General discussions on Speeches addressed by the President of India in the Parliament or in Assembly by Governor are the essence of democracy as such Addresses highlight the achievements of the Government of the day, its overall performances and it even gives the future programs and policies of the government.
Almost all the Opposition Members normally take part in the general discussions on the Speeches before the reply is given by the Leader of the House. The Opposition questions on achievement reports, programs and policies mentioned in the Speeches and even forces the Government to amend particular Paras in the Speeches. In fact, the Address is the mirror of the Government. That is why Opposition’s participation in the general discussions on the Address is an inseparable part of democracy.
Again, another important area where Opposition’s role comes in is during Budget Session. When the Budget is presented in the Parliament, the Opposition will take part in the general discussion on it and it is the same in Assemblies too. After days of discussions, the Minister-in-charge of Finance will give a reply to each point raised in connection with the Budget. The Minister in-charge of the Railways in India presents its separate Budget in Parliament and there will be general discussions on it.
One of the finest stages, if I am asked to say in a Parliamentary Form of Government,” will be “Question Hours during the Parliament and Assembly Sessions.”
The Government is, as it were, put on its trial during the Question Hour and every Minister whose turn it is to answer questions has to stand up and answer for his or his administration’s acts of omission and commission. Through the Question Hour, the Government is able to quickly feel the pulse of the nation and adapt its policies and actions accordingly. It is through questions in Parliament or in Assemblies that the Government/State Governments remain in touch with the people in as much as members are enabled thereby to ventilate the grievances of the public in matters concerning the administration.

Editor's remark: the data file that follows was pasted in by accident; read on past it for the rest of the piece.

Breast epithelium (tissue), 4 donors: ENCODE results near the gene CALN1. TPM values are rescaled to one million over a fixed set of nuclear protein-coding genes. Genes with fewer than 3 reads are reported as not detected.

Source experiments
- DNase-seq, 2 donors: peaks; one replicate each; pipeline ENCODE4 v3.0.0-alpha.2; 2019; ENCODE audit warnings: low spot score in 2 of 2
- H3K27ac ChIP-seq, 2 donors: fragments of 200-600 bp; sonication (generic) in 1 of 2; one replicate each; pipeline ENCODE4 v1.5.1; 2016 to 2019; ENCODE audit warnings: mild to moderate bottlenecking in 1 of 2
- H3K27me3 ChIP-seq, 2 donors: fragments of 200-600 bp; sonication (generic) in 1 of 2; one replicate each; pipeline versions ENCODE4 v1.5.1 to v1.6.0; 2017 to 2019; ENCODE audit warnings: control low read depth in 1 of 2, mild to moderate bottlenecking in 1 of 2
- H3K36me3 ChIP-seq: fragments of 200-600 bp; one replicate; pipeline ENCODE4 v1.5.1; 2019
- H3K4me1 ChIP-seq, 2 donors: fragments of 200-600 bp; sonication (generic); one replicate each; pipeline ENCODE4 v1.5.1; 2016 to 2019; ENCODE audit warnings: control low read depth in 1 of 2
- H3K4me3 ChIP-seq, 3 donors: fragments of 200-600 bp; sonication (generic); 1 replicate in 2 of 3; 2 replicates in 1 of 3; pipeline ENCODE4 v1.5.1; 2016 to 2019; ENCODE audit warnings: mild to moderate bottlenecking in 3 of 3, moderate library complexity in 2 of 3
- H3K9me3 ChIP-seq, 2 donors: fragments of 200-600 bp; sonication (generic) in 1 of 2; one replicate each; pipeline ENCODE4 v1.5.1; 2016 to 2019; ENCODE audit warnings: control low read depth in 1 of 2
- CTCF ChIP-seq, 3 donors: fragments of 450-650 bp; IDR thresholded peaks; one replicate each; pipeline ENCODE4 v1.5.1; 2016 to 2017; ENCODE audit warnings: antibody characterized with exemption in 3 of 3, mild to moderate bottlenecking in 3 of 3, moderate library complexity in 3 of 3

Questions enable Ministries to gauge the popular reaction to their policy and administration. Questions bring to the notice of the Ministers many an abuse which otherwise would have gone unnoticed. Sometimes questions may lead to the appointment of a commission, a court of inquiry or even legislation when matters raised are grave enough to agitate the public mind and are of wide public importance.
The Question Hour is an interesting part of the Parliamentary proceedings. Although a question mainly seeks information and tries to elicit facts on a particular subject, there are many a time lively and quicksilver repartees between the Members asking the questions and the Ministers answering them. These repartees are sometimes coupled with flashes of wit and humor. That is why the public galleries and the press galleries are packed to capacity during the Question Hour.
In reality, the role of Opposition is more important than the Government itself. Without Opposition, the Government will not be able to effectively deliver goods to the people.
In many cases as we have often seen scandals after scandals committed by Ministers and they could not escape from the laws of the land when the Opposition lawmakers started attacking vigorously. At times, the Opposition even demanded the resignation of the Prime Minister for his failure to take actions against his corrupt Ministers.
The Opposition Members are powerful and they can always bring the Government and almost all the Ministries under the scanner. If the Opposition maintains their roles well, the Government cannot stray from its bounden and constitutional duties. Strong Opposition makes strong Government. No opposition, no good Government.